Stand out characters here are the old witch and the horrible blob monster you can see on the page above.  They’re gloriously grotesque!  The entire comic is of course drawn in Anna’s signature painterly style, but compared to Vitality, which she also drew, the screentones used here are of a larger scale (meaning that the dots are larger and further apart than the screentones used for Vitality).  This means that some of the forms of the characters and backgrounds are a little bit less solid and more confusing to the eye, but it also gives the comic a lighter, more airy feel than Vitality, and thus its own personality.

The digital text used for the lettering in 5 Finger Discount is certainly very readable (which should be the first priority), but its also a little jarring over such natural-feeling artwork as Anna’s.  On the other hand, the hand-written sound effects used here (such as the ‘wugableeugh!’ in the page above) are a real high point of the comic – perfectly legible throughout, balanced very nicely with the artwork on each page that they are used on, and suiting the unique personality of the story extremely well.

Showing yet another side to the personality of IndieManga as a group is the final entry in the Legends anthology, the 17 page Adventure, by Kate Holden:

At a foreboding castle in the desolate mountains, a group of three adventures goes toe-to-toe with an ancient foe and his army of automaton minions.

…did I mention the foe had epic flares?

The story and chracters in Kate Holden’s Adventure are pretty simple and archetypal: plucky heroine, brutish warrior, semi-naked elf…but the injection of Kate’s own personality makes it into a fun quirky parody piece.  Her villain here is a good example: you can tell that he’s an epic foe right out of a fantasy story or RPG, but he also has a bit of a shonen (boy’s) fighting manga look to him.  On top of this he wears a superhero-style mask, but forgoes the cape-and-tights for 60s style flares instead.

You might think that all of these influences would make for a bit of a muddled comic, but nothing could be further from the truth – its a very streamlined reading experience.  The only thing holding it back is that, though the experience is fun, it is perhaps not quite hilarious enough as a parody comic to surmount the use of the very stereotypical characters and setting.

But setting aside,a high point to look out for throughout Adventure is the creator’s proficient use of solid blacks and whites in her artwork, giving a punchy, eye-catching finish.  The only hiccup in the art is that, with such a structured style, it seems like buildings and interiors in the backgounds would need to be drawn with straighter, more confident, lines in order to make the best use of accurate perspective and have more impact alongside the characters.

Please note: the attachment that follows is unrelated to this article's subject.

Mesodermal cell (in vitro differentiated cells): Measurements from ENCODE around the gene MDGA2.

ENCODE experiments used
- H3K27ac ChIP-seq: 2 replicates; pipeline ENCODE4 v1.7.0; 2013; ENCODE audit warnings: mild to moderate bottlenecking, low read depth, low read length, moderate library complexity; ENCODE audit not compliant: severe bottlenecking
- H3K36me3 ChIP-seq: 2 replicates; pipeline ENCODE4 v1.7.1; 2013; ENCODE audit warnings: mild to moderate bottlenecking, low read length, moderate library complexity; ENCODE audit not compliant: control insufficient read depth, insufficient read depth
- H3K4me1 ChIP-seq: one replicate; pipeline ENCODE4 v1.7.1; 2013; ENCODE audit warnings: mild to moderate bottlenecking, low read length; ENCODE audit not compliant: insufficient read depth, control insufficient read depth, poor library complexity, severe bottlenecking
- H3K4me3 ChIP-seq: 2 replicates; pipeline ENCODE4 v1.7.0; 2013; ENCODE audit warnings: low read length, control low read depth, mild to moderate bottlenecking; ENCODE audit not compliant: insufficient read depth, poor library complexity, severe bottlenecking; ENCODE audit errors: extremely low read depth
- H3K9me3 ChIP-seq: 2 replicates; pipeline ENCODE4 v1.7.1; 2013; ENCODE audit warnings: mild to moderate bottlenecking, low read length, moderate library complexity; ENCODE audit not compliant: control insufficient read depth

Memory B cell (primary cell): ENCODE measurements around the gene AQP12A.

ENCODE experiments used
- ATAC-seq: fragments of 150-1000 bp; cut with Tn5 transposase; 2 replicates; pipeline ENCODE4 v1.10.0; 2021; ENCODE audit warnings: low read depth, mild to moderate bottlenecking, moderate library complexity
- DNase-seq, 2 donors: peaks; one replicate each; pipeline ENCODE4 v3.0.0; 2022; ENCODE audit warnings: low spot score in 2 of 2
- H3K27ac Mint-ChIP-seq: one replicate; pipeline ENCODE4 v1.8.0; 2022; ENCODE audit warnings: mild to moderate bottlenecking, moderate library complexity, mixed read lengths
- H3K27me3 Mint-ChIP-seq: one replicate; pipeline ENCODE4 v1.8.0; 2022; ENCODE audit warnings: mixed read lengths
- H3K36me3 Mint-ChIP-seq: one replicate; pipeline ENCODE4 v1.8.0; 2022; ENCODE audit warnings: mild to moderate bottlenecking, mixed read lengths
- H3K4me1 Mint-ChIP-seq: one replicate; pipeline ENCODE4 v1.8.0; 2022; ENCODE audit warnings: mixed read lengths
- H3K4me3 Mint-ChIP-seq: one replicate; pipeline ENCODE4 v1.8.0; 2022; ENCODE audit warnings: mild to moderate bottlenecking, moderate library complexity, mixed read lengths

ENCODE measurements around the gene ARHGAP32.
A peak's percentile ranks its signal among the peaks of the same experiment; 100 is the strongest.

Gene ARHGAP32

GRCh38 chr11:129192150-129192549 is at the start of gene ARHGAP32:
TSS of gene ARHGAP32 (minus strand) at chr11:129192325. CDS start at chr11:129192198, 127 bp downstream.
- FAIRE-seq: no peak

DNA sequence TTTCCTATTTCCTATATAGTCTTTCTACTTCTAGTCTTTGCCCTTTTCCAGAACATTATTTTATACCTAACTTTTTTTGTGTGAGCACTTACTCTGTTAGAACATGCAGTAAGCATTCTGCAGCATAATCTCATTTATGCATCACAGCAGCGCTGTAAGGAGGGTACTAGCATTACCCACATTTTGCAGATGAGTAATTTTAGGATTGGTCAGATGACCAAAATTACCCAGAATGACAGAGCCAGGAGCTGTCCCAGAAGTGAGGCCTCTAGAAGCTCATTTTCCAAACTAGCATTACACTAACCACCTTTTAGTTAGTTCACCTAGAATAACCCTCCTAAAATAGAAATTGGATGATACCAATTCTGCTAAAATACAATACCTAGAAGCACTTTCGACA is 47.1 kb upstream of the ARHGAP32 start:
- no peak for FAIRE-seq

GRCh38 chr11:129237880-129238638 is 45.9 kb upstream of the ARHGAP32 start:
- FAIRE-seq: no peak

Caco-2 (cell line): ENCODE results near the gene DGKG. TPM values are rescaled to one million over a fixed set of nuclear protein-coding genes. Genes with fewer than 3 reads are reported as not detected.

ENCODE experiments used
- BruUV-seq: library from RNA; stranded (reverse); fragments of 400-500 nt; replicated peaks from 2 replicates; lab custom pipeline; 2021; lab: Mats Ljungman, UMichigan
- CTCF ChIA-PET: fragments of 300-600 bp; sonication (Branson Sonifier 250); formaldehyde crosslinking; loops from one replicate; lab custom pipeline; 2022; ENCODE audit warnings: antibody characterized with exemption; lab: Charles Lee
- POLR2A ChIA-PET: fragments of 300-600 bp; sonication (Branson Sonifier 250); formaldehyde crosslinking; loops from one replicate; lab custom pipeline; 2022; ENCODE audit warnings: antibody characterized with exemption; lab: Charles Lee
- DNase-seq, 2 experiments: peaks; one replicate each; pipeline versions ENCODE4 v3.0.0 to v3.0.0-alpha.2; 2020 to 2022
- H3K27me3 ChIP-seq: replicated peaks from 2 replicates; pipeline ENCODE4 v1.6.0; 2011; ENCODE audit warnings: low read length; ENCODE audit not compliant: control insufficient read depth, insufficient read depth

Legends is a tidy and good-looking little book.  Its perfect bound with black and white interior pages and full colour covers.  The covers have a matte finish which gives a high quality look and feel to the book.  A unifying, tongue-in-cheek, graphic design style throughout the book really brings the creators’ different styles together and makes this anthology into one cohesive volume.

The price was a bit hard to find as it wasn’t printed in big friendly numbers on the front cover like you get with a lot of comics.  This may have been a conscious decision not to mar the cover design, and the price was mentioned in the blurb on the back, but something a little easier to spot would have been helpful.

If you enjoy UK manga, or dare I say it even small press comics in general, then I think you will find ‘Legends’ by IndieManga to be a rewarding pickup.  As their name suggests, the group is inspired by manga, but certainly not a slave to stereotypical ‘manga’ art tropes.  Barring some confusing sketchy pages pulling the reader a little out of the experience, overall I was struck by the unique personal creativity on show here – something that is hard to find in the mainstream, and I’m sure one of the reasons why us avid readers love the small press so much.

More books are available, including their first anthology ‘Origins’, on the IndieManga website.

Sarah Burgess has an ongoing webcomic, ‘Far-Out-Mantic’, and more of her work can be found on her portfolio website.

Kate Holden’s ongoing webcomic is Fan Dan Go, and she also has a portfolio website.

Sarah Jane Thompson also has a portfolio up online, plus an art blog.

Rebecca McCarthy has a website/blog.

Anna Fitzpatrick regularly updates her webcomic Between Worlds, as well as keeping a portfolio site and an art blog.

A review copy of this comic was provided.


New comic: Legends, from IndieManga

Posted in Uncategorized with tags , , , , , , , , , on October 19, 2009 by comicmole


Debuting at the upcoming October MCM Expo in London, ‘Legends’ is the latest anthology book from UK manga circle IndieManga.  It will be a black and white book of 130 pages with a price of £6.00.  It will feature work from

  • Kate Holden, who should be familiar to Comic Mole readers as the multi-talented creator of the webcomic Fan Dan Go, as well as writing our recent literary article on Hamlet from Manga Shakespeare
  • Rebecca McCarthy, a writer who’s shorts ‘The King’s Silver’ and ‘Rake’ appeared in IndieManga’s first anthology ‘Origins’
  • Anna Fitzpatrick, who’s hauntingly beautiful comic ‘Between Worlds‘ will also be seeing a new release at the October Expo.
  • Sally Jane Thompson, who created Little Thoughts and had a story in Leek and Sushi’s Manga Show: 150 Years of Friendship, amongst other things.
  • IndieManga’s new member! Sarah Burgess, who also writes the fantastic webcomic ‘Far Out Mantic’